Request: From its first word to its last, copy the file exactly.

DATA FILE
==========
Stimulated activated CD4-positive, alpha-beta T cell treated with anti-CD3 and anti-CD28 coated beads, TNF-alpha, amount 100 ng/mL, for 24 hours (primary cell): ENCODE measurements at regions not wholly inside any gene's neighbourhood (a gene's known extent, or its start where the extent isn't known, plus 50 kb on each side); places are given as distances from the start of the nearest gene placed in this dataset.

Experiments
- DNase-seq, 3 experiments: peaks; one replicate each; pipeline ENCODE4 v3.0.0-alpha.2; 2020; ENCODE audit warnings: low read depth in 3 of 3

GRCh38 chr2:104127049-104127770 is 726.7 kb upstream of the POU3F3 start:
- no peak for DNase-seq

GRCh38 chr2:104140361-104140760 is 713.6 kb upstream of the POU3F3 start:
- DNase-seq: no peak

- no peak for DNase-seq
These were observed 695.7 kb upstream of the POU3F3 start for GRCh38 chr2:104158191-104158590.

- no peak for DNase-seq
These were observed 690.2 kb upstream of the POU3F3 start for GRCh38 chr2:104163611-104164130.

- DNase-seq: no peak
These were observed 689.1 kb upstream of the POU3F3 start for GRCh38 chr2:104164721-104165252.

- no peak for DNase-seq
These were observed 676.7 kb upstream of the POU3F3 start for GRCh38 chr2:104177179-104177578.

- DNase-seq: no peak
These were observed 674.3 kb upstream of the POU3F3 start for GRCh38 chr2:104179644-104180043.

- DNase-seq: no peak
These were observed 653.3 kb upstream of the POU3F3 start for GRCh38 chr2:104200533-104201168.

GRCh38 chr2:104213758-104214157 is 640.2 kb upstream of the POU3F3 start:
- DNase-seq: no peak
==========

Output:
Stimulated activated CD4-positive, alpha-beta T cell treated with anti-CD3 and anti-CD28 coated beads, TNF-alpha, amount 100 ng/mL, for 24 hours (primary cell): ENCODE measurements at regions not wholly inside any gene's neighbourhood (a gene's known extent, or its start where the extent isn't known, plus 50 kb on each side); places are given as distances from the start of the nearest gene placed in this dataset.

Experiments
- DNase-seq, 3 experiments: peaks; one replicate each; pipeline ENCODE4 v3.0.0-alpha.2; 2020; ENCODE audit warnings: low read depth in 3 of 3

GRCh38 chr2:104127049-104127770 is 726.7 kb upstream of the POU3F3 start:
- no peak for DNase-seq

GRCh38 chr2:104140361-104140760 is 713.6 kb upstream of the POU3F3 start:
- DNase-seq: no peak

- no peak for DNase-seq
These were observed 695.7 kb upstream of the POU3F3 start for GRCh38 chr2:104158191-104158590.

- no peak for DNase-seq
These were observed 690.2 kb upstream of the POU3F3 start for GRCh38 chr2:104163611-104164130.

- DNase-seq: no peak
These were observed 689.1 kb upstream of the POU3F3 start for GRCh38 chr2:104164721-104165252.

- no peak for DNase-seq
These were observed 676.7 kb upstream of the POU3F3 start for GRCh38 chr2:104177179-104177578.

- DNase-seq: no peak
These were observed 674.3 kb upstream of the POU3F3 start for GRCh38 chr2:104179644-104180043.

- DNase-seq: no peak
These were observed 653.3 kb upstream of the POU3F3 start for GRCh38 chr2:104200533-104201168.

GRCh38 chr2:104213758-104214157 is 640.2 kb upstream of the POU3F3 start:
- DNase-seq: no peak